The next day (Feb. 15) about 10 a.m., Detective Gallon, having reviewed a crime report prepared by Officer Vidal but not having talked to Officer Pederson and unaware that the previous day defendant had been advised of his Miranda rights and invoked them, met with defendant in the jail and told him he wished to speak to him about his arrest and the charges; defendant said he was willing to talk to him. Detective Gallon in the presence of Detective Jones then read to him his constitutional rights from a standard form; asked if he understood his rights, defendant responded he did; asked if, having those rights in mind, he wished to waive them and answer his questions, defendant "said that yes, he would be willing to talk with [him] about the case" and was willing to talk to him without an attorney being present. Defendant then waived his rights and signed the waiver form. Thereafter, defendant talked with Detective Gallon about his activities with his adopted daughter. The detective wrote up the statement, handed it to defendant who read it, then read it aloud to defendant, who agreed it was a fair statement of what he had told him, and signed it. At no time were any threats or promises made to defendant; the interview lasted from 10 to 10:30 a.m. It was only after Detective Gallon later read the arrest report and talked to Officer Pederson, that he realized defendant had been advised of his constitutional rights the day before and invoked them.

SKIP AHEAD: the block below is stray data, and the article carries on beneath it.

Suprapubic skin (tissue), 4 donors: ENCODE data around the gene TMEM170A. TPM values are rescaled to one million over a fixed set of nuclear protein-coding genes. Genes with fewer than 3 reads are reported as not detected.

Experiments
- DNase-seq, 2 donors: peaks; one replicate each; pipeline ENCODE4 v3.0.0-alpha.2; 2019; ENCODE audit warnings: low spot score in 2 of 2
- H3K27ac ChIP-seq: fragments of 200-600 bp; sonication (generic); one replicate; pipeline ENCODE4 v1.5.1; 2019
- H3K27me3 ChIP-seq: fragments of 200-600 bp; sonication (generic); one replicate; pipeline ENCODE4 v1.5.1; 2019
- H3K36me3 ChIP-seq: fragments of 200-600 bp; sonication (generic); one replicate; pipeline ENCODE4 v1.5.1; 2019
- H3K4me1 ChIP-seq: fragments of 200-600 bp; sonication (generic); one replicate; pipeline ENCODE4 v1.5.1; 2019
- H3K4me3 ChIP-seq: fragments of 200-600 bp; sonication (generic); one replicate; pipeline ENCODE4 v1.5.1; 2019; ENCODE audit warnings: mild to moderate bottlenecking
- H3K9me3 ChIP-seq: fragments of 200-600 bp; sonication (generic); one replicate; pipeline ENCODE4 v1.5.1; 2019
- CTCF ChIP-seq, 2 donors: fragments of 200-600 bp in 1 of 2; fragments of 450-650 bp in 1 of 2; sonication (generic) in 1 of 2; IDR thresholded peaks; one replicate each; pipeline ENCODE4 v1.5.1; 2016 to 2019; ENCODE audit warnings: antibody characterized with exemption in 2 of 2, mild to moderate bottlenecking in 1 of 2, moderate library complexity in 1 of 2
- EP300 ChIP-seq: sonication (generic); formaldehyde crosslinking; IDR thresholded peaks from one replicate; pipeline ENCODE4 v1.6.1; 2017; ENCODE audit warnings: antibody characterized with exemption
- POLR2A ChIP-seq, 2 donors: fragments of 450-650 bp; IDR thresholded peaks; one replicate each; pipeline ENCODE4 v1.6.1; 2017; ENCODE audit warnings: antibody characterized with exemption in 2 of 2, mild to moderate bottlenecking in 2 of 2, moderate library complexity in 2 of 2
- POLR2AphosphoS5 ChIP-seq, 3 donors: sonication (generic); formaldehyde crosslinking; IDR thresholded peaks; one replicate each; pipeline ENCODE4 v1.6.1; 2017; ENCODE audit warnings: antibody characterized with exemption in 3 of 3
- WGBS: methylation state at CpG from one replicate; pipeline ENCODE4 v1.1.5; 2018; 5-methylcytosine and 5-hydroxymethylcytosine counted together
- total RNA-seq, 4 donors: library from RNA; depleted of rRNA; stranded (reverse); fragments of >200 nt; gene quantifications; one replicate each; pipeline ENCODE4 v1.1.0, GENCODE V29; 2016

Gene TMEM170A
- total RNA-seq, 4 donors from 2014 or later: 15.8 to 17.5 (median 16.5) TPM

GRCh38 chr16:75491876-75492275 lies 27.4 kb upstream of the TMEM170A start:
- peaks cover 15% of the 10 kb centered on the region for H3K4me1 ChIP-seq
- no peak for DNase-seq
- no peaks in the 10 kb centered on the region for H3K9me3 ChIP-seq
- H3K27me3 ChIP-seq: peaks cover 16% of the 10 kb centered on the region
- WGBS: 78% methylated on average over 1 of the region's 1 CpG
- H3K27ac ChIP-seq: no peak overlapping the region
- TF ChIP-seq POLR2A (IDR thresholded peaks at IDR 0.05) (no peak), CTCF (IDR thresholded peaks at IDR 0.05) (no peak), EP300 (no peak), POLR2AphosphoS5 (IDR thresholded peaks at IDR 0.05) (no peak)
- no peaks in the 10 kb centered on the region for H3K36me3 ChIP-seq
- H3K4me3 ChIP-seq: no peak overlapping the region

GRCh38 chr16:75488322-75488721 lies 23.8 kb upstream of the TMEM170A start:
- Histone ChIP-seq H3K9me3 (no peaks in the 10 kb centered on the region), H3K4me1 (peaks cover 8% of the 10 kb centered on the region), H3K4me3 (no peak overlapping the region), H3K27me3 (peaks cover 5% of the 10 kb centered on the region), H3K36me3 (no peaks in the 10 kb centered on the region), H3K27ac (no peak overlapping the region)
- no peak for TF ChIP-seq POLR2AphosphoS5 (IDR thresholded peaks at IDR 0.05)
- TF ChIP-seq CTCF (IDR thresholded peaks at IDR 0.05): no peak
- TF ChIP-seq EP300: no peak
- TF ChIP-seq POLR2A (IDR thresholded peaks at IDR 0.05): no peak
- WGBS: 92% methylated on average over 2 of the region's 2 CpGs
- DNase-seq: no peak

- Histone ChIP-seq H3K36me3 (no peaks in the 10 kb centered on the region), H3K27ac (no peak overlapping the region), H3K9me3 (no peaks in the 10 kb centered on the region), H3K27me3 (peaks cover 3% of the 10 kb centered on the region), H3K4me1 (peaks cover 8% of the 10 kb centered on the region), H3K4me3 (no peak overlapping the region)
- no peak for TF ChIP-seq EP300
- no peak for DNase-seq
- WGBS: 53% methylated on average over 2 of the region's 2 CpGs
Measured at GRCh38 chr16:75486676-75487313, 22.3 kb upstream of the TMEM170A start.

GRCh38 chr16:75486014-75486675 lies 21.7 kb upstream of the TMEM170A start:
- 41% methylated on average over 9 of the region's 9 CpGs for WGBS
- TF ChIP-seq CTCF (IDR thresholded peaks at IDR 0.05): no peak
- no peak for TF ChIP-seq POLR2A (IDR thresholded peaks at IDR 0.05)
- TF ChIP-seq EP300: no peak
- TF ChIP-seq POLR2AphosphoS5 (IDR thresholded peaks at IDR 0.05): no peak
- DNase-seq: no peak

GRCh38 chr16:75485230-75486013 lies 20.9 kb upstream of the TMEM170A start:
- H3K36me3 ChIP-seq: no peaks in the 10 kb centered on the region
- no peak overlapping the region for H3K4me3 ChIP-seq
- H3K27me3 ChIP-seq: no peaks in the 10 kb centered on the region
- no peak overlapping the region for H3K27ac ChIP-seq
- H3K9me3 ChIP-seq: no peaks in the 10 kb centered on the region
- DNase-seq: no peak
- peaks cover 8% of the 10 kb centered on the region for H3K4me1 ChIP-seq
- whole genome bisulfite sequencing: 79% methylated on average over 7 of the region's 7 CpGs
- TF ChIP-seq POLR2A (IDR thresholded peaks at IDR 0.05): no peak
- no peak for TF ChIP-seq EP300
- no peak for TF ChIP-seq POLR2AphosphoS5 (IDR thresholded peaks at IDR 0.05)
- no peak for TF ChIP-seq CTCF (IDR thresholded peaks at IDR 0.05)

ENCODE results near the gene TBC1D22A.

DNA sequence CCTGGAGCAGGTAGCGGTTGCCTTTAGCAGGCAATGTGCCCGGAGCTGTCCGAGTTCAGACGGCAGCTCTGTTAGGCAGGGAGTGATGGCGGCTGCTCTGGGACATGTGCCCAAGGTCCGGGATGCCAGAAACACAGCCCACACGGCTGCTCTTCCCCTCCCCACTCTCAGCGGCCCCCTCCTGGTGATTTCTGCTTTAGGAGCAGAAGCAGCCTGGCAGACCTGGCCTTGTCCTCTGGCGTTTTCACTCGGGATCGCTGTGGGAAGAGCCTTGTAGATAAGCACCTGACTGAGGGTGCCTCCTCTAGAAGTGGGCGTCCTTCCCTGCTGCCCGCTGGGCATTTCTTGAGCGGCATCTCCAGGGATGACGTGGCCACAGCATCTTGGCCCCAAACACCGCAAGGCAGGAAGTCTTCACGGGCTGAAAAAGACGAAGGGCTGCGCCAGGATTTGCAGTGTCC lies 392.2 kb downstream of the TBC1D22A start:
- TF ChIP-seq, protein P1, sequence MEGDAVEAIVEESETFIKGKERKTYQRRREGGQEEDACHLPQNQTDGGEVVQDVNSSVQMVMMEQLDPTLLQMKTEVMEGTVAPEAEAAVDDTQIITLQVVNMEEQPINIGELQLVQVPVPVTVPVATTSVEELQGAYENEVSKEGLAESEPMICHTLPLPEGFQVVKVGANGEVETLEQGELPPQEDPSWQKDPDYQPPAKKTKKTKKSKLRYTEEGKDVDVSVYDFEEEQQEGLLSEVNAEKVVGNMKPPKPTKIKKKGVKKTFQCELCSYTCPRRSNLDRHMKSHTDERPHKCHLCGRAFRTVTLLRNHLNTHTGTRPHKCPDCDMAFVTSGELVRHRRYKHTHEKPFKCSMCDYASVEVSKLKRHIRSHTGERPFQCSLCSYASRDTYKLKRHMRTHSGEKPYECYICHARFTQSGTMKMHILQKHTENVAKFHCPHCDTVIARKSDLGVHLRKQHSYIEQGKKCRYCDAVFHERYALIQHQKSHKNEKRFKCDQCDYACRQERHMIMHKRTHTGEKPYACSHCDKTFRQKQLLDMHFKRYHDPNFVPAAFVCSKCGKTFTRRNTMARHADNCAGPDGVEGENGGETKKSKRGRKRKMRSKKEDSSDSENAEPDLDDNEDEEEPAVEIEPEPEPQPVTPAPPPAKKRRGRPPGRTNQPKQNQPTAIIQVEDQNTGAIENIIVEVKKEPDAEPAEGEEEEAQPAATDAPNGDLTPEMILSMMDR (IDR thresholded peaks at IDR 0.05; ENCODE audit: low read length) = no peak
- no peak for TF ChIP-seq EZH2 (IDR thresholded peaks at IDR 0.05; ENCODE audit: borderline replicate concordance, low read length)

The trial court ruled inadmissible defendant's and oral written statements pertaining to acts occurring prior to June 9, 1982 (counts III and V), the effective date of Proposition 8 (see People v. Smith (1983) 34 Cal.3d 251, 262 [ 193 Cal.Rptr. 692, 667 P.2d 149]), as obtained in violation of the California privilege against self-incrimination; but ruled admissible under federal constitutional standards ( Michigan v. Mosley, supra, 423 U.S. 96) those statements relating to acts occurring after June 9, 1982 (count II) on the ground that Pettingill-Fioritto ( People v. Pettingill, supra, 21 Cal.3d 231; People v. Fioritto (1968) 68 Cal.2d 714, 719 [ 68 Cal.Rptr. 817, 441 P.2d 625]) did not survive Proposition 8.